Judge Rips Argentina's 'Half Truths' on Default
MANHATTAN (CN) - A federal judge had some stern words for Argentina on Friday, two days after it defaulted on its bond payments, accusing Argentinian officials of spreading "half-truths that do not comply with the law."
U.S. District Judge Thomas Griesa said in court that Argentina has an obligation to pay holdout American bondholders who won a judgment before him for $1.5 billion in 2002.
"I'm talking about factual misrepresentations, and that must stop," Griesa said.
Griesa ordered Argentina to pay $1.3 billion, including interest, to NML Capital and Aurelius Capital Management, a pair of hedge fund "holdouts" who refused to accept new bonds after the nation defaulted in 2001.
Argentina's officials said this week that the country was not technically in default because it tried to make a $539 million interest payment on the bonds by the June 30 deadline, but Griesa blocked it from doing so because it went against his order that the country pay holdout investors first.
"Unfortunately, during the past eight to 10 years ... the republic has treated the judgment as basically nonexistent," Griesa said before a packed courthouse in a high-rise courtroom in Lower Manhattan.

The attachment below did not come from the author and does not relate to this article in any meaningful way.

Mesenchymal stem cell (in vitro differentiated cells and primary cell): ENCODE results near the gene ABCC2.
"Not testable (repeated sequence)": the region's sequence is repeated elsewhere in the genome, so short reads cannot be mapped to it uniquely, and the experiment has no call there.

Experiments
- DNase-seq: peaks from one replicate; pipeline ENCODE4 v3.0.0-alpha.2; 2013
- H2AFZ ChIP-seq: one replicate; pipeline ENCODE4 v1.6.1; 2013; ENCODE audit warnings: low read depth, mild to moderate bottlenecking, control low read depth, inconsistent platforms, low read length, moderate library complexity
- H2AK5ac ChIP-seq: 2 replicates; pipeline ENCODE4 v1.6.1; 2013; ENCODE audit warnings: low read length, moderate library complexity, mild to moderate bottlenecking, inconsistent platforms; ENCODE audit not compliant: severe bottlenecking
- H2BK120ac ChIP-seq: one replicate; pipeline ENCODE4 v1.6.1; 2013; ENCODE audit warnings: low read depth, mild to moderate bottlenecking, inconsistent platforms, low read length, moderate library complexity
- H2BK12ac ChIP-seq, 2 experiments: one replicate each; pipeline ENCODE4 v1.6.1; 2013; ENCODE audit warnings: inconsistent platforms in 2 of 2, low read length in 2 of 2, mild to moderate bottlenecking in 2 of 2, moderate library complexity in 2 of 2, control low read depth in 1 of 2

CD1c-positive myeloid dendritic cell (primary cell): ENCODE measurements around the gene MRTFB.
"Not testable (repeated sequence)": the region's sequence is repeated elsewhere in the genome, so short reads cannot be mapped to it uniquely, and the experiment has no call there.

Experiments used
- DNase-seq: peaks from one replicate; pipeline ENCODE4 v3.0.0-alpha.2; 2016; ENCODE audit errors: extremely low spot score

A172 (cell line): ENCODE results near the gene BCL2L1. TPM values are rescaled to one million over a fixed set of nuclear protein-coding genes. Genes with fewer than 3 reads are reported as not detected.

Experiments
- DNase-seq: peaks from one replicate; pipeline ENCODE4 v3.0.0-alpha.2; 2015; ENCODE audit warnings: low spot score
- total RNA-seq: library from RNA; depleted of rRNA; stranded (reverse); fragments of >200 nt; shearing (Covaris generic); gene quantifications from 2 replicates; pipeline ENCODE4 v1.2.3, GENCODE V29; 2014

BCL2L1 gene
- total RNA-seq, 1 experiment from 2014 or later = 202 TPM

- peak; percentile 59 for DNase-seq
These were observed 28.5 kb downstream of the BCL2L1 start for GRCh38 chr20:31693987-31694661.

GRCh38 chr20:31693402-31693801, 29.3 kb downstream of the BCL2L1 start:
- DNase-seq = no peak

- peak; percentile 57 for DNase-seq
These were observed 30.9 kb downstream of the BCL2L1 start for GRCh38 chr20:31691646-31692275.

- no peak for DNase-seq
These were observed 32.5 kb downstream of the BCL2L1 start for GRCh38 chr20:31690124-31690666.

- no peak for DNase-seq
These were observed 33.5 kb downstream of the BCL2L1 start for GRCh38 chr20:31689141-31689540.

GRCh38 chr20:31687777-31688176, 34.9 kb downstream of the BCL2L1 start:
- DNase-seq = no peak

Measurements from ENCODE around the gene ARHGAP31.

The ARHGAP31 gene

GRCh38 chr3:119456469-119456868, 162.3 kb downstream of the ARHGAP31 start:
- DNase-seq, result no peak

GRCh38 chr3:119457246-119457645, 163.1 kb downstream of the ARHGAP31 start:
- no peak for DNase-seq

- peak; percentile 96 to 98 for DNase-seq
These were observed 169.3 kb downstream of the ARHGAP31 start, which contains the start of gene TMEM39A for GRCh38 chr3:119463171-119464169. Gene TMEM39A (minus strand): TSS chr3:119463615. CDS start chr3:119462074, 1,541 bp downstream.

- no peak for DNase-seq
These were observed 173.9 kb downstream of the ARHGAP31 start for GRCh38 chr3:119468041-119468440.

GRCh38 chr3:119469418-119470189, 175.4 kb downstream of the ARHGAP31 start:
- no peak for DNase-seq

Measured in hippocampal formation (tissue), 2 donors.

"To treat those judgment debts the way the republic did was lawless."
Jonathan Blackman, who represents Argentina, told Griesa that the country's officials "intend in good faith to pursue the dialogue."
He also asked the judge to assign a different federal monitor to replace Daniel Pollack, whom Griesa had appointed to help with negotiations. Blackman said that a press release Pollack's office has issued was "harmful and prejudicial" and caused "deep concern" in the cash-strapped nation.
Robert Cohen, who represents bondholders, asked Griesa to keep Pollack, saying that the press release in question "merely recorded the facts" and that "the world knows that [Argentina is] in default."
At issue is Pollack's use of the word "default" in a press release issued Wednesday, which said Argentina would "imminently" be in default.
Griesa was unmoved by Blackman's arguments, and ordered talks to continue.
"If the word 'default' was used, well, it hardly can be said to be inaccurate," Griesa said. "The important thing is that the objections remain and have to be dealt with.
"Let's cool down any ideas of mistrust," he added. "What can be trusted is facts. What can be trusted is proposals. What can be trusted is recommendations. This is not a personality contest."